Glimpses of His character 

Throughout Scripture, Jesus often illustrates God’s kingdom by using pictures that we are familiar with: seeds and soils, sheep and the Shepherd. For those who thirsted after truth, the parables of Jesus were profound, memorable windows into the nature of God. When Jesus calls God a father, we might think this is another metaphor: that God, while not being an actual human father, shares some similarities to earthly dads. But as Pastor Gene Veith writes, we should see God as the actual, literal father. “Earthly fathers have certain remote similarities to Him,” Veith says. “The essence of fatherhood is found in God, not in human beings.” 

My daughter Mikayla recently showed me some photos she’d taken. There were pictures of flowers and horses, along with a series of snapshots I can only describe as “sisters jumping down stairs.” As I clicked through the photos, Mikayla talked about what those scenes had really looked like — how the flowers and horses had been more beautiful, the stair-jumping even goofier — if only she’d been able to get the focus, lighting and timing right. Hasn’t every photographer, whatever their level of expertise, thought something similar? 

I tell my kids that just as a photograph can never capture the full experience of something, the pictures we have available to understand God are limited by our inherent inability to recognize the depth of His glory and goodness. The image of an earthly father, as a way of understanding God, is a good picture — and it’s made clearer the better dads do their jobs — but it is still just a partial glimpse at something much bigger. 

God is the actual, literal Father. To help kids understand this, we can highlight the following five truths,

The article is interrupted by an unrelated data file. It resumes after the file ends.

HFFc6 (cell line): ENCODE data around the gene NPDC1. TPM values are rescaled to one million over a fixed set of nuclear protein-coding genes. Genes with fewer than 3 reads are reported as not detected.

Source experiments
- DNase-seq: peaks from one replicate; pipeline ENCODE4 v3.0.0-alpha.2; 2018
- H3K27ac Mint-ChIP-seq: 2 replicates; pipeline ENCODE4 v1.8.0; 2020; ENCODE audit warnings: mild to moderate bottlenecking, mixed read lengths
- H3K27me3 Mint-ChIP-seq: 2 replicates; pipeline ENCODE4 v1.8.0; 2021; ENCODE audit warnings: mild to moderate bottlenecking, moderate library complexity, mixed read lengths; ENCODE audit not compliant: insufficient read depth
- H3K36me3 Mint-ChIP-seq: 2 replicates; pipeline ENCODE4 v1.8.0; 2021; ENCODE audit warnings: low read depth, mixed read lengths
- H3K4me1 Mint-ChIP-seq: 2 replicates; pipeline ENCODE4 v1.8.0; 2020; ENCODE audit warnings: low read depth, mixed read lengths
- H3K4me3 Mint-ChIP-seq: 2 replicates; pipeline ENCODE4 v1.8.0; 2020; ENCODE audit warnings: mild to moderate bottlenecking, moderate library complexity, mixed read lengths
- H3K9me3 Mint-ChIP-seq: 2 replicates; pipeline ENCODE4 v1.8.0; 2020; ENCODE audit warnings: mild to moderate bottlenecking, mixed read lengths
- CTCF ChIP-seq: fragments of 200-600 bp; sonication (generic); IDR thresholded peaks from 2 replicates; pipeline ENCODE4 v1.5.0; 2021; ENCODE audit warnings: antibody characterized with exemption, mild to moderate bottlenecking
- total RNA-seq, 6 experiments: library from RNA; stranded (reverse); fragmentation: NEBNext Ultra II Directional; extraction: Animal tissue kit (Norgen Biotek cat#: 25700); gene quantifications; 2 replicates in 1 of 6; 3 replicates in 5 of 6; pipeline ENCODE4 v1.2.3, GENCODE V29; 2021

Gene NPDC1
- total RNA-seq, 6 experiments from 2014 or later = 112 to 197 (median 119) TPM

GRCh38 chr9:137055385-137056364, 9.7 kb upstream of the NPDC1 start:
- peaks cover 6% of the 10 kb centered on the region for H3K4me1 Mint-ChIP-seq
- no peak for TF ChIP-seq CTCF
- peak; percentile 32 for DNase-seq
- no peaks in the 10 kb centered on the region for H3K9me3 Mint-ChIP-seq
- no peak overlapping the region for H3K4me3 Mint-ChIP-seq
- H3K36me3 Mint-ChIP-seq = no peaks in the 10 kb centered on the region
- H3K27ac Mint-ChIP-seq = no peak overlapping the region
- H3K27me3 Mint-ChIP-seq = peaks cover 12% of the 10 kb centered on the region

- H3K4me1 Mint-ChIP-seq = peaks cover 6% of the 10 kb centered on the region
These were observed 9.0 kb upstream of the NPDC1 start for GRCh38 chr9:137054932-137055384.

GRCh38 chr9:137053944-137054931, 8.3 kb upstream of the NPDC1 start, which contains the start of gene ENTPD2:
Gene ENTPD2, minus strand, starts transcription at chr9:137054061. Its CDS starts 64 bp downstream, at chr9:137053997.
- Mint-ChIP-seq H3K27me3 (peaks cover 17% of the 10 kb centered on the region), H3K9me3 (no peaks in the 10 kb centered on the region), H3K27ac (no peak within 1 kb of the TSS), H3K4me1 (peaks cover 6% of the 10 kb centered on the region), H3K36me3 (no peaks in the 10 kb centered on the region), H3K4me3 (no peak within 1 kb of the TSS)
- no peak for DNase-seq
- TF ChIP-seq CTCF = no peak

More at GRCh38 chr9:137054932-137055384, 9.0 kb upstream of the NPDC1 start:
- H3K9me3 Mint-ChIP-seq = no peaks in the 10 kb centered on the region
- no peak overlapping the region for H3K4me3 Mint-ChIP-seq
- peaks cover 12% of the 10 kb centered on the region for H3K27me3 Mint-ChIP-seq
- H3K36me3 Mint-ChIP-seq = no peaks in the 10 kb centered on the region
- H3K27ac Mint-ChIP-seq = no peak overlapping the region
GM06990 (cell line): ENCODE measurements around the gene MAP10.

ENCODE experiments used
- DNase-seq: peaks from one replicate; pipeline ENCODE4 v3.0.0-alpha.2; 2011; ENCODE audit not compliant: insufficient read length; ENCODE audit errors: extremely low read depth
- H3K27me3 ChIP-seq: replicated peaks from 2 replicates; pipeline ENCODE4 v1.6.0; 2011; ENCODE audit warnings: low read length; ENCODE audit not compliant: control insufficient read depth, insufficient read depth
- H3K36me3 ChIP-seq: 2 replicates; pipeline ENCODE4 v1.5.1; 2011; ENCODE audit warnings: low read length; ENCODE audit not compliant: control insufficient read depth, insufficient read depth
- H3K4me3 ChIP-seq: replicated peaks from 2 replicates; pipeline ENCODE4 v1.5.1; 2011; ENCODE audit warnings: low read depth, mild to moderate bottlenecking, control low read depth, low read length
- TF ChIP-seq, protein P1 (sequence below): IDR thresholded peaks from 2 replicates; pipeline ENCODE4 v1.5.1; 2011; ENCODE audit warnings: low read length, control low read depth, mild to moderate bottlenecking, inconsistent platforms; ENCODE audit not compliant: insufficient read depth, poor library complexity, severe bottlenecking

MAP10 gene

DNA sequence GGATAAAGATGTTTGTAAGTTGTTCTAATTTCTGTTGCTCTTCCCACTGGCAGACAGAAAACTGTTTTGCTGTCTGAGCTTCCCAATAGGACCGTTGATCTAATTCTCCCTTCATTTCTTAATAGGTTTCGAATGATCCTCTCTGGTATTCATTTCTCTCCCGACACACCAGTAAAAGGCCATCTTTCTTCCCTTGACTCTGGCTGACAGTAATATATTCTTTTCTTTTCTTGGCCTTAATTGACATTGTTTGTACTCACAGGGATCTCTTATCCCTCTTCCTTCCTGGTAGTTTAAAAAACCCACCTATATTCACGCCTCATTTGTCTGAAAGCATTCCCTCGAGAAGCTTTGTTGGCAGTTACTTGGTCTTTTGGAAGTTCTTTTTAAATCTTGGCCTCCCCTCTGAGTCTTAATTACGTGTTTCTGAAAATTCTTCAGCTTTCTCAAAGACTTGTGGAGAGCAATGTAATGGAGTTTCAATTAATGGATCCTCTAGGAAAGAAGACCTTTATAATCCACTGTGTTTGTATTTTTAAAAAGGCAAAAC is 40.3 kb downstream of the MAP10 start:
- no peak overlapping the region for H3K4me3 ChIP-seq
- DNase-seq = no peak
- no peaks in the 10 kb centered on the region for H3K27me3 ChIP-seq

which paint a profound (yet still incomplete!) picture of our heavenly Father: 

He is the source of life.  

Fathers have an important part in contributing to the life of children. As you lead your kids, help them recognize how their heavenly Father is the source of all life. Visit zoos, aquariums and arboretums together, enjoying the vast spectrum of life that wouldn’t exist without our Creator Father.

Emphasize also that following God’s plan is the path to abundant life (John 10:10). And when we accept His Son as our Savior, we are given new life — adopted into the Father’s family (Romans 6:23).  He lovingly corrects us.  As the true Father, God’s discipline and correction are always done out of love (Hebrews 12:3-11). Help your kids recognize the ways that God’s Spirit corrects us in our everyday decisions and interactions with others, how we can feel Him prodding us toward decisions that reflect His love and truth, and how we feel convicted when we choose to disobey. 

He provides for our needs.  

Show your kids all the ways God provides for our needs. Celebrate rainstorms and apple trees and lakes full of fish. How much joy the true Father must receive when we enjoy all the good gifts that He has provided through creation (Matthew 7:11). 

He gives us His wisdom.  

We help our kids learn life skills and encourage them in their gifts and talents. But help them see that true wisdom comes from our heavenly Father. His inspired Word is the ultimate source of wisdom and truth (2 Timothy 3:16-17d). 

He always welcomes us back.  

We forgive our children when they mess up, and we try to help them make better choices in the future.  Help your kids recognize that this is just a glimpse of God’s role in our lives. He is the ultimate model of forgiveness. We all mess up, but our true Father is constantly on watch for our return, running to us with joy when we turn back to His family (Luke 15:11-32).